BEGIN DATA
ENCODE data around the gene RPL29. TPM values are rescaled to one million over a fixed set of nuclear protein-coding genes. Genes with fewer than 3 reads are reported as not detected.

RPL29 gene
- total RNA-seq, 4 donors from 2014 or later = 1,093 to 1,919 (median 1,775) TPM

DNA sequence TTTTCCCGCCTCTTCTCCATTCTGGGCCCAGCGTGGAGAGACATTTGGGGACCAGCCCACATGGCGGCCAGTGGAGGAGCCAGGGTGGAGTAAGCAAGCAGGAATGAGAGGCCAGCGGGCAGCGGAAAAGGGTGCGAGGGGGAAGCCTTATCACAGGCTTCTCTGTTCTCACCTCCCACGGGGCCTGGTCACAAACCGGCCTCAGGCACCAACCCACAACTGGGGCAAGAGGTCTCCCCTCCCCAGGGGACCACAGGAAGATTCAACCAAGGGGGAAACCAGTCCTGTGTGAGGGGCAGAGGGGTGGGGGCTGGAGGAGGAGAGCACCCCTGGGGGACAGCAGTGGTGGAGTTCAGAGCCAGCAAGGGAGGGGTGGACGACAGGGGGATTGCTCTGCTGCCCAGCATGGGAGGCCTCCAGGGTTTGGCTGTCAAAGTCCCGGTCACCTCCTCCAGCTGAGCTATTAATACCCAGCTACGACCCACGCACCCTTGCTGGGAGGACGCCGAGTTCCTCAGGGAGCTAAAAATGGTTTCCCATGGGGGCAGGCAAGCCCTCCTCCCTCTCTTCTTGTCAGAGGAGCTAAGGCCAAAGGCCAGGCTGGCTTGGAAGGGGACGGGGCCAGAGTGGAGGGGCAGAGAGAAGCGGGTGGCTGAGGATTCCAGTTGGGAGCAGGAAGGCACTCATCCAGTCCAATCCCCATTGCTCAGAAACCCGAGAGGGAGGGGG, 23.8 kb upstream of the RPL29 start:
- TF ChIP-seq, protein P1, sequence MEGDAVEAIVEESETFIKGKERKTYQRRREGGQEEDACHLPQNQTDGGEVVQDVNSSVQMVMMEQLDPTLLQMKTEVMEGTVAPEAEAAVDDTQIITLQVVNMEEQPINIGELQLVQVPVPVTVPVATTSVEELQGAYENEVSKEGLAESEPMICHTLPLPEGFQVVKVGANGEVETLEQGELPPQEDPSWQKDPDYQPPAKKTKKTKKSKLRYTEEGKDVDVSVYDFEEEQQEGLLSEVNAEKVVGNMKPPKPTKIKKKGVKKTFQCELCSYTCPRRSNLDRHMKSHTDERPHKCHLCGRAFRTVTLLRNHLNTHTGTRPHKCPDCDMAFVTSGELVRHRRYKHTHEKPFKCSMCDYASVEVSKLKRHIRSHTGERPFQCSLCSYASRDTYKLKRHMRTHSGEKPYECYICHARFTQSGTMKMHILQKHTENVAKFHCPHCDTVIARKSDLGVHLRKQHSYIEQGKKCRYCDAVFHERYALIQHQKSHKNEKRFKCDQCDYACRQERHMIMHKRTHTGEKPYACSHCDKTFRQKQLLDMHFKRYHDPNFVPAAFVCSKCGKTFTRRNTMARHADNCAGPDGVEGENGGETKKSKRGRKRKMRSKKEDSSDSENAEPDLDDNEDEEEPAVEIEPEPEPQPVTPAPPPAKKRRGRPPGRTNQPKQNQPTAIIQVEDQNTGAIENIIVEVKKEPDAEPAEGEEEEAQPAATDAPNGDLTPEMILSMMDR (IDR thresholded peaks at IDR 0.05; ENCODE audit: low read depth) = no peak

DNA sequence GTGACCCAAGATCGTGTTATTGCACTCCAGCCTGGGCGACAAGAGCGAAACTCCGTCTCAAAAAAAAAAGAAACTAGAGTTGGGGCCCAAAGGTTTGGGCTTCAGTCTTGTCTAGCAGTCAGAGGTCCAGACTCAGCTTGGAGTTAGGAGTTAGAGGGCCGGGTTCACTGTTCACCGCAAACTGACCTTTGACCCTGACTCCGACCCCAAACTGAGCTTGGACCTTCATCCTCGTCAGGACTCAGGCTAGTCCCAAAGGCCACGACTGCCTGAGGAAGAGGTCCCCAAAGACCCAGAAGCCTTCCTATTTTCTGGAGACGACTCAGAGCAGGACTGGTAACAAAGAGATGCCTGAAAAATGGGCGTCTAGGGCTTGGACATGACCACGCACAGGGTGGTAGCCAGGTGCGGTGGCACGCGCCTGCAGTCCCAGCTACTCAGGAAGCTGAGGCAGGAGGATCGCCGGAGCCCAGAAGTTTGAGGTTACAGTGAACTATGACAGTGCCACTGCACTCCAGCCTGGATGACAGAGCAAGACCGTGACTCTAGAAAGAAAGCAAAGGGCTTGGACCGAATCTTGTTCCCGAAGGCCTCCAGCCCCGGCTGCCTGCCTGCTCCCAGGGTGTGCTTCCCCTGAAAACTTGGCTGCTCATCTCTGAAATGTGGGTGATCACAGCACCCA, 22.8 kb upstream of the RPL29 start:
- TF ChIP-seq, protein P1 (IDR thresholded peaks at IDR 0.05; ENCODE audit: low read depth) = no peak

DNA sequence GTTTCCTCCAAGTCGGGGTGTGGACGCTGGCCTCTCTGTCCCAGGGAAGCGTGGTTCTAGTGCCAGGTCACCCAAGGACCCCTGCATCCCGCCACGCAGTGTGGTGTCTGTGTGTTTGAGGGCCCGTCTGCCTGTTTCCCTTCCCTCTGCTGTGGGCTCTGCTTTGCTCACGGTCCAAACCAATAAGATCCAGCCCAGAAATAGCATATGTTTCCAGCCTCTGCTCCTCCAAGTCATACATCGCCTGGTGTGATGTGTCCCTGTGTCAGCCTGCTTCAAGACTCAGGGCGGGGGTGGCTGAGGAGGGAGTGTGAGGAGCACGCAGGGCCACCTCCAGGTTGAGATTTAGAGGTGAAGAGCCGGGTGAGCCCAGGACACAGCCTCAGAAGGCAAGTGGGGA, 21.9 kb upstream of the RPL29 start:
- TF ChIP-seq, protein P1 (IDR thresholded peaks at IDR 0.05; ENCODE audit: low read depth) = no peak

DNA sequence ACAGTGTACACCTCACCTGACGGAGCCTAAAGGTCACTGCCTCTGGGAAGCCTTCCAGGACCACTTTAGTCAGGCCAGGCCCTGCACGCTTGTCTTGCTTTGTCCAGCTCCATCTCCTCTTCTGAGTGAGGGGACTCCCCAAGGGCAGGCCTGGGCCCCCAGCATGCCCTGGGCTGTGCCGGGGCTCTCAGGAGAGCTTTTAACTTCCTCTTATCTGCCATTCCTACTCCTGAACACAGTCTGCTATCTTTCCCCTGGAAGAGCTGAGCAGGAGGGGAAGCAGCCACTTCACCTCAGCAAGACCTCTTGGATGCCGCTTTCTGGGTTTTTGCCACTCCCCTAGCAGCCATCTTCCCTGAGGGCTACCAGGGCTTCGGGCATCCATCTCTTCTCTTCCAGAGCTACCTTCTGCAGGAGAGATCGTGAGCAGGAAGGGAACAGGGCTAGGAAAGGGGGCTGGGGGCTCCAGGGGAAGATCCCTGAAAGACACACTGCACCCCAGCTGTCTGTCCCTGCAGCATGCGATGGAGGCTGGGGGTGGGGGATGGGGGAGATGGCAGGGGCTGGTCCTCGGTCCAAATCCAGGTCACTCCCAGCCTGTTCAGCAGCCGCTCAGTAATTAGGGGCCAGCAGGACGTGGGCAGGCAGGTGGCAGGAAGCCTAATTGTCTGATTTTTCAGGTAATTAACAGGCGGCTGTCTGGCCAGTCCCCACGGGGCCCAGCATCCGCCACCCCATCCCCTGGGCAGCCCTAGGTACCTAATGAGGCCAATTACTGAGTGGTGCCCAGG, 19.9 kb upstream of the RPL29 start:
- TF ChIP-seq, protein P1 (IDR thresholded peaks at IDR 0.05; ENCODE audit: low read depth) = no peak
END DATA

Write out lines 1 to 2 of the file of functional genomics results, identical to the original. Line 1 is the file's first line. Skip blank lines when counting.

ENCODE data around the gene RPL29. TPM values are rescaled to one million over a fixed set of nuclear protein-coding genes. Genes with fewer than 3 reads are reported as not detected.

RPL29 gene